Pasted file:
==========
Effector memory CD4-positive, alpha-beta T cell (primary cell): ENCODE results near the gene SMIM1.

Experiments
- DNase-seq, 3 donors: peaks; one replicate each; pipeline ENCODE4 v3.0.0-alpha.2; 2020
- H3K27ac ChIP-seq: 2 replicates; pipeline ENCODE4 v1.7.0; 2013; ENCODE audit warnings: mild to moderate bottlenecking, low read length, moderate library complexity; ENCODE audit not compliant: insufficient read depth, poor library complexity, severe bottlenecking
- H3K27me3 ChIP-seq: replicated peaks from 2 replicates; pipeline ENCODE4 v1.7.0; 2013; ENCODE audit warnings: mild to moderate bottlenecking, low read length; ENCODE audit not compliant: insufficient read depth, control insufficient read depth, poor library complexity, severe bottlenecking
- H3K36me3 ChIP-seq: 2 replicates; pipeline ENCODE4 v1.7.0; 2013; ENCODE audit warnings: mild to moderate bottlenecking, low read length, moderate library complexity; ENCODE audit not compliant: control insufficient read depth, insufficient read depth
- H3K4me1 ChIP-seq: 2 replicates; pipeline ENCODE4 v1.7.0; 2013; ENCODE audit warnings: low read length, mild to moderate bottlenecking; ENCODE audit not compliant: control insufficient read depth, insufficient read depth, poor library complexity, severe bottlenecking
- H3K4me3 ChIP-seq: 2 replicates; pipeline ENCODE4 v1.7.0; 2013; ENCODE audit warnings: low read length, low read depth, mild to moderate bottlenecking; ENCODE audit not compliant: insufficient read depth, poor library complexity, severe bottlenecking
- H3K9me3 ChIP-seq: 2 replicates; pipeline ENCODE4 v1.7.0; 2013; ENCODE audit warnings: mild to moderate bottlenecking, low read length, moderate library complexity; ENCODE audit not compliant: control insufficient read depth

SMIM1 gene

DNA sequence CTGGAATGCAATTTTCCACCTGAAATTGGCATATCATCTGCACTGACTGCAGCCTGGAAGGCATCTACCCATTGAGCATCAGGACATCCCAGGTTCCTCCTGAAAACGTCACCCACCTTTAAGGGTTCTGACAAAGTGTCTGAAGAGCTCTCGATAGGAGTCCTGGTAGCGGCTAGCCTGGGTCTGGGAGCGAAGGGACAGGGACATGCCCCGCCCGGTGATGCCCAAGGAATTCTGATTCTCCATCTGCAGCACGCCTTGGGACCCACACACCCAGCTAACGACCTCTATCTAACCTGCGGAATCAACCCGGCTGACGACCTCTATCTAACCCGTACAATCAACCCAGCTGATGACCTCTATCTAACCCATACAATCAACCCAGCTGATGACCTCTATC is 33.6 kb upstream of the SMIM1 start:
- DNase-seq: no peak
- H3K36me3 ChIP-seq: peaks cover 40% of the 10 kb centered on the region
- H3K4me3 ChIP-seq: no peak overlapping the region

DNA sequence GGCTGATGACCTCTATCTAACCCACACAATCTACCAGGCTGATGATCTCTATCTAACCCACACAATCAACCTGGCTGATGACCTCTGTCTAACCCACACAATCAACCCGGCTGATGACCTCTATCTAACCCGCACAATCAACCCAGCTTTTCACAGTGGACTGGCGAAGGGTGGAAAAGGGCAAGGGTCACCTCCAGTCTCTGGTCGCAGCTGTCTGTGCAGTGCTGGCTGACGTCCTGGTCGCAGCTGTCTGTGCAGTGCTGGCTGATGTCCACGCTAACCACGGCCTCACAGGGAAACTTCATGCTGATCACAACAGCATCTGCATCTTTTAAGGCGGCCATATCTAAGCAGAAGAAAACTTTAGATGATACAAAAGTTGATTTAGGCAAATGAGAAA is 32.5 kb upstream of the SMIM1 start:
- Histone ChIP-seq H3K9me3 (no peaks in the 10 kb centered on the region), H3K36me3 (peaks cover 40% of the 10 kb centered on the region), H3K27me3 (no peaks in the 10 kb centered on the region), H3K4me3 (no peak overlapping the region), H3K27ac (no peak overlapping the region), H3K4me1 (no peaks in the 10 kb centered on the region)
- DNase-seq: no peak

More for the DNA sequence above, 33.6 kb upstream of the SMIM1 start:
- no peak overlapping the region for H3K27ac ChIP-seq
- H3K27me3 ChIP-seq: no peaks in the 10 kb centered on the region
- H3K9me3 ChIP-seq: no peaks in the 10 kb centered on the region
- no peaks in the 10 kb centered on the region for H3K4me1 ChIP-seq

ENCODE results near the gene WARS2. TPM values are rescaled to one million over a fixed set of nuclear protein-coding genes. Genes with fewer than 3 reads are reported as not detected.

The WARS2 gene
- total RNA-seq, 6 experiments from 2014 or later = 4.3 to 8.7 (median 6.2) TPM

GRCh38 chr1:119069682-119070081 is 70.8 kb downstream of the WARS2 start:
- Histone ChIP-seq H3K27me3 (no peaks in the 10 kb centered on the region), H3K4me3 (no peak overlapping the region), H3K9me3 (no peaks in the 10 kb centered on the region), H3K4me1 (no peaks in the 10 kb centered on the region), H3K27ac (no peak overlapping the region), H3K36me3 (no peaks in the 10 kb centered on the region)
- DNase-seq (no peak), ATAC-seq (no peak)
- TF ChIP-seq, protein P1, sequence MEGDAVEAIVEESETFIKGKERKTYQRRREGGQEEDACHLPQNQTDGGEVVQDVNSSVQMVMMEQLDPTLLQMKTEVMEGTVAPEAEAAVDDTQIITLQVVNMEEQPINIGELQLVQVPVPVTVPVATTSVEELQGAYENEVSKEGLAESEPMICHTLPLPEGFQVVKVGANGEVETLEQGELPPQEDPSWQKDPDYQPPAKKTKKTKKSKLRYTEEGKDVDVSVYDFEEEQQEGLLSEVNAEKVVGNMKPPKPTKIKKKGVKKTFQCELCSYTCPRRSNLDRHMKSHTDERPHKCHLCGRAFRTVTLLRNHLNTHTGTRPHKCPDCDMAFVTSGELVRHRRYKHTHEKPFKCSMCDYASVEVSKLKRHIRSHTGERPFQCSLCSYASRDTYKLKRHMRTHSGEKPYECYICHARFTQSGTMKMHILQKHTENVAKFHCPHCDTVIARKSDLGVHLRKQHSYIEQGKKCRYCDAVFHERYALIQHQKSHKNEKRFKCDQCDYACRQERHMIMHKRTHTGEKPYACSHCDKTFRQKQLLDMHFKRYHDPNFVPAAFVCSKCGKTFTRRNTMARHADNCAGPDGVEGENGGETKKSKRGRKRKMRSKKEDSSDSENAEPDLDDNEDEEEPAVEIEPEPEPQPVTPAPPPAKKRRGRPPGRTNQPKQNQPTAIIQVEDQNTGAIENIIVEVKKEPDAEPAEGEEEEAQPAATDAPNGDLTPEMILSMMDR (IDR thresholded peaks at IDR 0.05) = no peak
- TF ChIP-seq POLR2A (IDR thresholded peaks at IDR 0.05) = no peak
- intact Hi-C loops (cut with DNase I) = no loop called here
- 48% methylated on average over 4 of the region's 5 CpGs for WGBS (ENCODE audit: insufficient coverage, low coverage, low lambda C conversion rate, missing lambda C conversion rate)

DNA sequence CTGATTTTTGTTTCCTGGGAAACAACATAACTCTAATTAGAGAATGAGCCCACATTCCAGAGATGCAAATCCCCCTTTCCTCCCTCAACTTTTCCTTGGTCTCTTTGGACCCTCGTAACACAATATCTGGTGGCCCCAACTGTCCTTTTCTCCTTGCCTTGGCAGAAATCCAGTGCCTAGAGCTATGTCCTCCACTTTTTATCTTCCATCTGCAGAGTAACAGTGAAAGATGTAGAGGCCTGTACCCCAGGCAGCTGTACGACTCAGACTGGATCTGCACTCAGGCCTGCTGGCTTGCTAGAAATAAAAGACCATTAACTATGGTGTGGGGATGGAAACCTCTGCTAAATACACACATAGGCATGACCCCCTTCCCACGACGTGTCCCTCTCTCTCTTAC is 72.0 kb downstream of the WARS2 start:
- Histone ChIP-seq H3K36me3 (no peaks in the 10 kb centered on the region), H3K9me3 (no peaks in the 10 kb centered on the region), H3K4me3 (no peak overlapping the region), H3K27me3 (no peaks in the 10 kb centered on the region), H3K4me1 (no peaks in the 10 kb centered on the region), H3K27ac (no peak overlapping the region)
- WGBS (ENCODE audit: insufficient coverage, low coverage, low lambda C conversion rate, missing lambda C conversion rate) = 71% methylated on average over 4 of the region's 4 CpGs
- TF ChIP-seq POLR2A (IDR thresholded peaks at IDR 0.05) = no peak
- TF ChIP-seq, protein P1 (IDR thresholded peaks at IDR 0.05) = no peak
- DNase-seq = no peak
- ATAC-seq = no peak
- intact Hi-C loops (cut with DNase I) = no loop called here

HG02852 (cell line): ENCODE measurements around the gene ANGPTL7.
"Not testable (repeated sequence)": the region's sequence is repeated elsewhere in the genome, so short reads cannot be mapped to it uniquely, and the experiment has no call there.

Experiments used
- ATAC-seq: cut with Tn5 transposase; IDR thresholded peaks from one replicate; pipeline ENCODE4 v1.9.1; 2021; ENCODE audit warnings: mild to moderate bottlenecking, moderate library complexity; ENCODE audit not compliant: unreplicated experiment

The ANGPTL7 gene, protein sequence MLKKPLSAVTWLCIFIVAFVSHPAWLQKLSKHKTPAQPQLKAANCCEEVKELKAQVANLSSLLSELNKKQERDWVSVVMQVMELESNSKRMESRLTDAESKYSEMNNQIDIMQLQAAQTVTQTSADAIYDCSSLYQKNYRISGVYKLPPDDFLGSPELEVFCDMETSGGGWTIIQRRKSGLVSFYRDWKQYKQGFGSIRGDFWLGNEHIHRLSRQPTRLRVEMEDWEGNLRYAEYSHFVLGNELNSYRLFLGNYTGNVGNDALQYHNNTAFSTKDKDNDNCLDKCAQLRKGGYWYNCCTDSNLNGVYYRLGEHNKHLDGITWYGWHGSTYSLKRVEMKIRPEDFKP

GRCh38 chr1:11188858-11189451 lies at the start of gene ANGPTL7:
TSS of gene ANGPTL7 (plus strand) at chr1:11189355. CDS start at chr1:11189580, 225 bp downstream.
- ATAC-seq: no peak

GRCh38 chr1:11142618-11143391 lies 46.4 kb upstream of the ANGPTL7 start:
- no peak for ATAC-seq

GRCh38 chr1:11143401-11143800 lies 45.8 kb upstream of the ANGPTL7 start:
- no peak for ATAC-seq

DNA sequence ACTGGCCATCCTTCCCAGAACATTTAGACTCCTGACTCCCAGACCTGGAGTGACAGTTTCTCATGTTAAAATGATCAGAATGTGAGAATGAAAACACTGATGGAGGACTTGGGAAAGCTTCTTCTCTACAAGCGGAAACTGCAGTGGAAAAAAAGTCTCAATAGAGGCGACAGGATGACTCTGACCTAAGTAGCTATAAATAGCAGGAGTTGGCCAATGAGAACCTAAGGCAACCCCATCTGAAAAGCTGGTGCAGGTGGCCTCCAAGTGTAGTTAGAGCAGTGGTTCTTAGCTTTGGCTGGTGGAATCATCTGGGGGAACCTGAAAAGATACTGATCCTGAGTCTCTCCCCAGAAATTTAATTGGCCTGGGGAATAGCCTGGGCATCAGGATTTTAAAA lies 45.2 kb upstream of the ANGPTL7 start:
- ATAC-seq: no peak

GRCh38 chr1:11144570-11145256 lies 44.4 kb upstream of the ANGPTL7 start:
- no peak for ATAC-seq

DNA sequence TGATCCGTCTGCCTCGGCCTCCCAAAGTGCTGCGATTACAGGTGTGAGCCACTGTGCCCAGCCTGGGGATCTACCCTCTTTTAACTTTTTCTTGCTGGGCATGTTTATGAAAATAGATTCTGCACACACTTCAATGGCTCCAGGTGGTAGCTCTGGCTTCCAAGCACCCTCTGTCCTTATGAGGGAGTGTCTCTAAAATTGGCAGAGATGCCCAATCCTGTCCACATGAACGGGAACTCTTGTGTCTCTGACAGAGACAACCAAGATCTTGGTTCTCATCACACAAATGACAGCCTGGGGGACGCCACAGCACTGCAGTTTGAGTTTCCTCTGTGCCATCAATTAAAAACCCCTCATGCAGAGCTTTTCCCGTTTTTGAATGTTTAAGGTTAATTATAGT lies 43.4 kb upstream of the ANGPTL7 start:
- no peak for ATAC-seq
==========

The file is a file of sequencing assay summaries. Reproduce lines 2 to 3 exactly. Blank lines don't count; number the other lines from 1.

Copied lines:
Experiments
- DNase-seq, 3 donors: peaks; one replicate each; pipeline ENCODE4 v3.0.0-alpha.2; 2020